Even if the Court were to find the ALJ's step three determination supported by substantial evidence, remand would still be in order, for consideration of the effect on plaintiff's RFC of his asthma and obesity limitations (if any), as well as consideration of the evidence of his functional illiteracy. As recognized at the outset of the ALJ's decision (R. 15), if the sequential evaluation proceeds past the third step, necessitating the determination of RFC, all work-related limitations must be considered, even those arising from nonsevere impairments. SSR 96-8p, 1996 WL 374184, at *5. Here, the ALJ elicited vocational expert testimony that a restriction against any exposure to dust and fumes would eliminate the housekeeper, building cleaner, and grounds worker jobs upon which the ALJ relied to carry his step five burden (R. 319), but did not determine how a restriction against only concentrated exposure to such irritants would effect such jobs. Although the ALJ presented another hypothetical which accounted for restrictions against any exposure to environmental irritants, and to which the expert responded by identifying available jobs which someone as intellectually limited as plaintiff could do, the "primarily clerical" jobs identified included office clerks, order fillers, and personal care attendants - jobs which would appear to be reasonably likely to be affected to some extent if the evidence of plaintiff's functional illiteracy is credited.

Regarding that evidence of illiteracy, it is argued by defendant that the ALJ's finding of plaintiff's limitation to work "performable by someone with an IQ in the 60s" (R. 18) encompasses the first grade-equivalent reading level which Dr. Foley's testing revealed. While Dr. Foley did opine that the test scores revealing reading ability "below the level considered as functionally literate... were in the range expected from Mr. Huff's IQ" (R. 164), it is not reasonable, in the undersigned's judgment, to consider the vocational factor of functional illiteracy subsumed within the hypothetical limitation to work capable of being performed by someone with an IQ in the 60s, especially considering that the expert had prefaced his testimony by allowing generally that the jobs he identified "are unskilled jobs and therefore deal with basic information and knowledge for persons having limited education." (R. 318 (emphasis supplied))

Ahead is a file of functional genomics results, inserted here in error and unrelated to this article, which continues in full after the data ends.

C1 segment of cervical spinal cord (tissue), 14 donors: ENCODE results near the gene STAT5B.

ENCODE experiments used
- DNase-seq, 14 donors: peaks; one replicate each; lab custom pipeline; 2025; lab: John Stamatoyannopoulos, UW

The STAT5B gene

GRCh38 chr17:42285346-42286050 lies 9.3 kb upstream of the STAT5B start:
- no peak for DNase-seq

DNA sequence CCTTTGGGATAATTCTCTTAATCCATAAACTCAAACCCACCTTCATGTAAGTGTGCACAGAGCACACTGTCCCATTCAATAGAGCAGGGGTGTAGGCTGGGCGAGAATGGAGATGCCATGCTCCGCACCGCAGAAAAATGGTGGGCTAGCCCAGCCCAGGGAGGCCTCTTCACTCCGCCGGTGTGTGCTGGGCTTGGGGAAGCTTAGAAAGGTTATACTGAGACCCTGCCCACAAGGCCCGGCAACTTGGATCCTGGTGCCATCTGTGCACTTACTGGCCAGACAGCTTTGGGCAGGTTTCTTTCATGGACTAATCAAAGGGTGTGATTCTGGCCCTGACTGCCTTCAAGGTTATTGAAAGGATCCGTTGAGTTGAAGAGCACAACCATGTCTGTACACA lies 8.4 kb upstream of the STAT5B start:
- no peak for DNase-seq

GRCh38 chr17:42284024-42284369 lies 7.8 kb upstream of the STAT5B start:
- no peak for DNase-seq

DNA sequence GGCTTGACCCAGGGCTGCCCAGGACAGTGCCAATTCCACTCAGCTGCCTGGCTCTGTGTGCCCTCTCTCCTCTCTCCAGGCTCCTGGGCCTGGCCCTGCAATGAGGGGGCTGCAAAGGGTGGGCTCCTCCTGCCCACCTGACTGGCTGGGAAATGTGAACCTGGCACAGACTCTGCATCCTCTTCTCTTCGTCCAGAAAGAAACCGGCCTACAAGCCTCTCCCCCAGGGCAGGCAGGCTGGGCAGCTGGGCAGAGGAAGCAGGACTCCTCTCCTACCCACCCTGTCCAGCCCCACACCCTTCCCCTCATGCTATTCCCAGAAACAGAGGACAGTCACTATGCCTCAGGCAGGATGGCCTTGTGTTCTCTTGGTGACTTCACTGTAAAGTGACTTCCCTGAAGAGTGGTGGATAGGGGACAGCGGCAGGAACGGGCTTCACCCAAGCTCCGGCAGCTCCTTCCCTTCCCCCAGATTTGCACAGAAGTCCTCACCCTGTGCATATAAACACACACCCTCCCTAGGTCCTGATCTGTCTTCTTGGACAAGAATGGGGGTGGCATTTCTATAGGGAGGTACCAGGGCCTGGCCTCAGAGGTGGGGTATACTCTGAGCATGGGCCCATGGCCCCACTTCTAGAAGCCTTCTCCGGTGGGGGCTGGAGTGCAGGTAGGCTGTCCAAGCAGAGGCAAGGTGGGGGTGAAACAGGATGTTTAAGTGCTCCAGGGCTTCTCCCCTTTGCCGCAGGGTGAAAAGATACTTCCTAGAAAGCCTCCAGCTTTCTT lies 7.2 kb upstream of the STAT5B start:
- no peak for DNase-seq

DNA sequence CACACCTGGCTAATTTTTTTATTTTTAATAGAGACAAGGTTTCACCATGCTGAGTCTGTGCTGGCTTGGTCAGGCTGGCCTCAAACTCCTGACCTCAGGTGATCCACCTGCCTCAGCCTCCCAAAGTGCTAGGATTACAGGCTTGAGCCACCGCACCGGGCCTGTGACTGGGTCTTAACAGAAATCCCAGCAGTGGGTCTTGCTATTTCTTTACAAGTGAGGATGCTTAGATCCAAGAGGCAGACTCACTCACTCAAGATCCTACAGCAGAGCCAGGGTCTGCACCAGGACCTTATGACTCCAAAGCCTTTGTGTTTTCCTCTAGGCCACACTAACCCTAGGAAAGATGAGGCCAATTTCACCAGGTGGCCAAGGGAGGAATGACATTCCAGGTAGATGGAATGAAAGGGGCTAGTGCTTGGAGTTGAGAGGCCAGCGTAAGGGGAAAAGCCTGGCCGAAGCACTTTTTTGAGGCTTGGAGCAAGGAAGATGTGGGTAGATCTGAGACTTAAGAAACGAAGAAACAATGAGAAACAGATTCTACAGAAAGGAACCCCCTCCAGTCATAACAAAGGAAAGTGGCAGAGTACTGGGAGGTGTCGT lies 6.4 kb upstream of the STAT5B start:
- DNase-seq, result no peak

As plaintiff points out, his level of formal education does not fit neatly within the categories established by the regulations at 20 C.F.R. § 416.964(b). The lowest level of education recognized there is labeled "Illiteracy, " which would indicate little to no formal schooling, while the "Marginal" and "Limited" designations span the grade levels which are expected to allow for simple, unskilled work, leaving "High school education and above" as the level of education indicating an ability to perform semi-skilled and skilled work. Id . While the ALJ found plaintiff to possess a "high school (12th grade special education diploma) education" (R. 20), he also found plaintiff limited to the performance of "simple 1 to 2 step jobs. (R. 18) It appears, however, that functional illiteracy would be a significant factor for consideration by a vocational expert in any case, and one that was not specifically presented in the ALJ's hypothetical questions in the case at bar. Although defendant argues that, "[b]ased on the disability report, plaintiff indicated that he could read and understand English... [and] could write more than his name in English, " those boxes on the disability report form were checked by plaintiff's brother, Mr. Triston D. Caruthers, who completed the form for plaintiff. (R. 93, 102)

In short, even if the ALJ's step three finding were to be upheld, plaintiff's literacy and his degree of functional limitation resulting from asthma are issues which require reconsideration by the agency, as the undersigned finds a lack of substantial evidentiary support for the notion that the government has carried its step five burden on the current record. Accordingly, reversal of the ALJ's decision and remand for further administrative proceedings is recommended.

IV. Recommendation

In light of the foregoing, the Magistrate Judge recommends that plaintiff's motion for judgment on the administrative record be GRANTED, and that the decision of the SSA be REVERSED and the cause REMANDED for further administrative proceedings consistent with this Report.

Any party has fourteen (14) days from receipt of this Report and Recommendation in which to file any written objections to it with the District Court. Any party opposing said objections shall have fourteen (14) days from receipt of any objections filed in which to file any responses to said objections. Failure to file specific objections within fourteen (14) days of receipt of this Report and Recommendation can constitute a waiver of further appeal of this Recommendation. Thomas v. Arn, 474 U.S. 140 (1985); Cowherd v. Million, 380 F.3d 909, 912 (6th Cir. 2004)(en banc).